In my opinion, fear of enmeshment is one of the reasons for apathy in a person—he or she sees sympathy and empathy as slippery slopes. People without an effective “no” cannot establish and maintain boundaries in their relationships. In their eyes, it is better to remain unengaged than to engage and get swallowed up in another person’s issues.

However, I think that one of the signs of emotional maturity is the ability to take emotional risks. An emotionally mature person is able to sympathize and empathize with the thoughts and feelings of others in a beneficial way. Finding your no is a key step to growth.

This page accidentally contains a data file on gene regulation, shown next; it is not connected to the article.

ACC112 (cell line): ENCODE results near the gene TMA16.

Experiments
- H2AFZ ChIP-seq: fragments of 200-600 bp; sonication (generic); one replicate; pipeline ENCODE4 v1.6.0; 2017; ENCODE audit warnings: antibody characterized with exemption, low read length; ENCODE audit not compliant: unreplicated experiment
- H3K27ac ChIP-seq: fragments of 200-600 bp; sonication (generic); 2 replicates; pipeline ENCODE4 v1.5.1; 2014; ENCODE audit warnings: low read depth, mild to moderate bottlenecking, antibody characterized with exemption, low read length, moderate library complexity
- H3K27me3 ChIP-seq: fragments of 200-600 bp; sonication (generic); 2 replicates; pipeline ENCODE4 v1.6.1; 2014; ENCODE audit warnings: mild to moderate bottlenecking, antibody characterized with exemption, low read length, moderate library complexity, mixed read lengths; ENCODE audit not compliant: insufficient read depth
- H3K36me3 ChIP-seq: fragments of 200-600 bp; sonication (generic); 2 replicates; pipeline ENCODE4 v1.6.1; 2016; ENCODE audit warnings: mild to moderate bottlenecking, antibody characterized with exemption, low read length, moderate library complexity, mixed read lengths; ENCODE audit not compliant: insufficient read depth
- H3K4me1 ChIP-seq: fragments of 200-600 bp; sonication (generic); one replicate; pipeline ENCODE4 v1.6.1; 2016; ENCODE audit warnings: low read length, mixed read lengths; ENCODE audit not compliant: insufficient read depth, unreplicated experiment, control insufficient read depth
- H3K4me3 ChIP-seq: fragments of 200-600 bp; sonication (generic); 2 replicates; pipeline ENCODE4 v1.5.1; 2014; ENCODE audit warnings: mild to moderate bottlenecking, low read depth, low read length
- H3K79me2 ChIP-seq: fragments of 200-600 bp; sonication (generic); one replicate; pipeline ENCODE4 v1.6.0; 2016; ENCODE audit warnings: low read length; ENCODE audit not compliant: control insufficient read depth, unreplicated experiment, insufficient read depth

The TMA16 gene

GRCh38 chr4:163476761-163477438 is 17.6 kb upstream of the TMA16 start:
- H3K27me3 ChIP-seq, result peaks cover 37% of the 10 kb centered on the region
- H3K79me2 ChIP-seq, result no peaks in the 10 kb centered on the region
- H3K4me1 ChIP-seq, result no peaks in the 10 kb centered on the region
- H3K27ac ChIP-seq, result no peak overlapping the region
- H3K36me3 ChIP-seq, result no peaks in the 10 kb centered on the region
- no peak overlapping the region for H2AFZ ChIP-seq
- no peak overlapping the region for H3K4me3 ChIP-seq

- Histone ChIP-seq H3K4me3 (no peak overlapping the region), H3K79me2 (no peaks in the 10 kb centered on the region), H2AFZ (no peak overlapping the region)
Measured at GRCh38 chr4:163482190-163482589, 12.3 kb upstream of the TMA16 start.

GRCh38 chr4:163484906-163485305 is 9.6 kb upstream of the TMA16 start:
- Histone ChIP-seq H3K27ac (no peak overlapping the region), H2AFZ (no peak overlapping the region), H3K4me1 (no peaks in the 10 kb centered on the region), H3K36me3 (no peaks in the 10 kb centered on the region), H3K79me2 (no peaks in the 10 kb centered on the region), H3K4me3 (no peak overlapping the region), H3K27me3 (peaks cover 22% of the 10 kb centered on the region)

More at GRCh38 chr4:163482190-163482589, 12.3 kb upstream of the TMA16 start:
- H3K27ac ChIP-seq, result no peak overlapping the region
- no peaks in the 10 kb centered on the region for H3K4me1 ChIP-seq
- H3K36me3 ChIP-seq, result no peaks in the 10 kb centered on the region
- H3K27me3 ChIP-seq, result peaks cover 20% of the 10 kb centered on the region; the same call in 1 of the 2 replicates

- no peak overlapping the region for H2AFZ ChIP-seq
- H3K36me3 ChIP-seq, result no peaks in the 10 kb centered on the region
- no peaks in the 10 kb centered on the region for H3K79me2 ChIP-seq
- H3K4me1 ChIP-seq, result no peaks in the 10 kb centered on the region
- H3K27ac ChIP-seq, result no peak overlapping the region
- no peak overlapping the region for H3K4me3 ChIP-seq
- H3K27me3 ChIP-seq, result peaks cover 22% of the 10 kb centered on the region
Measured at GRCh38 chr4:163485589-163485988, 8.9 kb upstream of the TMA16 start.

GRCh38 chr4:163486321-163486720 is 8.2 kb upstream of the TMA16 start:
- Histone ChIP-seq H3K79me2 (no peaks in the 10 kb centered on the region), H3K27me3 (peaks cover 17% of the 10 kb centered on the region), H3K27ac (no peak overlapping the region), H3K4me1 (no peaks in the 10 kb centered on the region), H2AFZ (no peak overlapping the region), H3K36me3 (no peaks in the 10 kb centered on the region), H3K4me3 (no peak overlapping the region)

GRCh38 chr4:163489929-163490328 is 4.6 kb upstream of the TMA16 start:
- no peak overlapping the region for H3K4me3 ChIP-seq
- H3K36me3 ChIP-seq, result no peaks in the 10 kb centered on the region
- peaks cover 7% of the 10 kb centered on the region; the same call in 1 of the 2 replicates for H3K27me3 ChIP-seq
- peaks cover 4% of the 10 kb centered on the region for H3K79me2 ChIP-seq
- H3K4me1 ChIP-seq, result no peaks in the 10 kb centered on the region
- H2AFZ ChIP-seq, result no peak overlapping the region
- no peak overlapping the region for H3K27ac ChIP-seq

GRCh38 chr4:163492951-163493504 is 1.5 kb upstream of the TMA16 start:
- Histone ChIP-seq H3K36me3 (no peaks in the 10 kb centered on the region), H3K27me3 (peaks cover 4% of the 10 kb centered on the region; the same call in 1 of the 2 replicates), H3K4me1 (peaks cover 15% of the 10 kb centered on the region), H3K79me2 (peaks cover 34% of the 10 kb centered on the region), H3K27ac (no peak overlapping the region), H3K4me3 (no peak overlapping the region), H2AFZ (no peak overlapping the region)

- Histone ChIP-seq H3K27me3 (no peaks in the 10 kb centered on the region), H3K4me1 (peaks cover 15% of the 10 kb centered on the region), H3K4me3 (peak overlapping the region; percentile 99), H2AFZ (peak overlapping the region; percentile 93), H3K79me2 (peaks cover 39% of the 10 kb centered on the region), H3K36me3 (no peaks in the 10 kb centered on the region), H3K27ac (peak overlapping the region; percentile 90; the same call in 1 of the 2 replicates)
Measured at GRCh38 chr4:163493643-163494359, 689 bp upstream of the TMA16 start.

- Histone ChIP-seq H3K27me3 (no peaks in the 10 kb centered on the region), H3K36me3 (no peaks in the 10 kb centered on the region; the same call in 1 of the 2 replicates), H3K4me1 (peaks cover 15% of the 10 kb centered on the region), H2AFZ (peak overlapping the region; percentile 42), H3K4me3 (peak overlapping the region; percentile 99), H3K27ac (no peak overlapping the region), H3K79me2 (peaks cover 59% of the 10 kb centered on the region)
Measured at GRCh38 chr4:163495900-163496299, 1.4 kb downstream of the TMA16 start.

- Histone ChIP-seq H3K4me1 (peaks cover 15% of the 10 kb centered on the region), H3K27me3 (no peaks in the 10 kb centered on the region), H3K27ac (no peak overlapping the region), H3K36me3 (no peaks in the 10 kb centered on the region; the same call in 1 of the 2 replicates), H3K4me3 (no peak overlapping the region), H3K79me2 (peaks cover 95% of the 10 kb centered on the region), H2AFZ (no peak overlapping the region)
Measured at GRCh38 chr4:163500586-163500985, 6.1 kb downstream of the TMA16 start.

Daily Prompt:Sympathy

Perseverance

Piano

The crescendo of the music ended abruptly with a loud crash of sound.

“Argh! I’ll never get this right!” he said.

For a five year old, Mr. Turtle can be daunting.

“It’s alright,” I said. “You’ve almost got it. Just take your time.”

My son put his head down on the piano and thought a minute. Then he once more began playing.

Mi, re, do, re, mi, fa, sol, fa, mi, re, mi, re, do. Mi, re, do, re, mi, fa, sol, fa, mi, re, do…

“ARGH! I give up!”
He started crying. I put my arm around him.

“Why don’t you take a break for a while? Mr. Turtle can wait. He knows he will get to where he’s going, if not today, some other day.”

“What do you mean?”